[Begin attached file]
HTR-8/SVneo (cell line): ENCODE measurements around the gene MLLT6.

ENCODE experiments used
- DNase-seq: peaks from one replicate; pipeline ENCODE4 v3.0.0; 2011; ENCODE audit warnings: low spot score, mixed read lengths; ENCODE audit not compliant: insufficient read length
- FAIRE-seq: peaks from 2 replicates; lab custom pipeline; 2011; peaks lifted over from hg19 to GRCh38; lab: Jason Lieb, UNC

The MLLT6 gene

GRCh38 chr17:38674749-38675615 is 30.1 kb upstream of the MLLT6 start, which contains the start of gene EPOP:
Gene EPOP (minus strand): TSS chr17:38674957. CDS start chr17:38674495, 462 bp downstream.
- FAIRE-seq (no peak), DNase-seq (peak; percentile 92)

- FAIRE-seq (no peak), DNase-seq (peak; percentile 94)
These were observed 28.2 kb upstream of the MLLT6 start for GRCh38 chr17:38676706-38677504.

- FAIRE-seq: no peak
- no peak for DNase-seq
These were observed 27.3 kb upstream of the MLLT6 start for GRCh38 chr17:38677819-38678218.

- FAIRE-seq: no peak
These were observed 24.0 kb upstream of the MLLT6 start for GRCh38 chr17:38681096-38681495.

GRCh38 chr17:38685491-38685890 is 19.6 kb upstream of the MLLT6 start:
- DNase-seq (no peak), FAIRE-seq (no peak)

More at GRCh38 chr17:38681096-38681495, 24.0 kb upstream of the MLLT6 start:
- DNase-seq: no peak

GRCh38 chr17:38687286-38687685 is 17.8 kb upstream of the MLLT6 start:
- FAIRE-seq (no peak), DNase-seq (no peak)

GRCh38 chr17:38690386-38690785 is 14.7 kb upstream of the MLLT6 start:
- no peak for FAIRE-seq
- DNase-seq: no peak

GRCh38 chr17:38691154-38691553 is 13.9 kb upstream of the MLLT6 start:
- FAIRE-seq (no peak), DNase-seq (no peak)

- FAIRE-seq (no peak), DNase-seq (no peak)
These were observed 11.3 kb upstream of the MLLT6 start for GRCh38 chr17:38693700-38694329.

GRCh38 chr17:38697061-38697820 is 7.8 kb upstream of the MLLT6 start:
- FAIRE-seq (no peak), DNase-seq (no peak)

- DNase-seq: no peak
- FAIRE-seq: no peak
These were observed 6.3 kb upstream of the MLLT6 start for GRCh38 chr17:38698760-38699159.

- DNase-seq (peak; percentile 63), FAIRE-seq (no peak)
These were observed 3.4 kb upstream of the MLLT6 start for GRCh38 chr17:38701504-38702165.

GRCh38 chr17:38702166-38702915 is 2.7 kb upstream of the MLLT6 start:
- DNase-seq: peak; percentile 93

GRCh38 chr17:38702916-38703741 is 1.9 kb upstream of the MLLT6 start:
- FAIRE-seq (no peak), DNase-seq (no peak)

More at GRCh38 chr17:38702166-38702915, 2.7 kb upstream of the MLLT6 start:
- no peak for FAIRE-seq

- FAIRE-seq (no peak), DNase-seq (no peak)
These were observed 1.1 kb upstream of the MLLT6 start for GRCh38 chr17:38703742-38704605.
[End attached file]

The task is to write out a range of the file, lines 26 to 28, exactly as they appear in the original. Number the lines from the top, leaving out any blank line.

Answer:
- FAIRE-seq (no peak), DNase-seq (no peak)

- FAIRE-seq (no peak), DNase-seq (no peak)
These were observed 11.3 kb upstream of the MLLT6 start for GRCh38 chr17:38693700-38694329.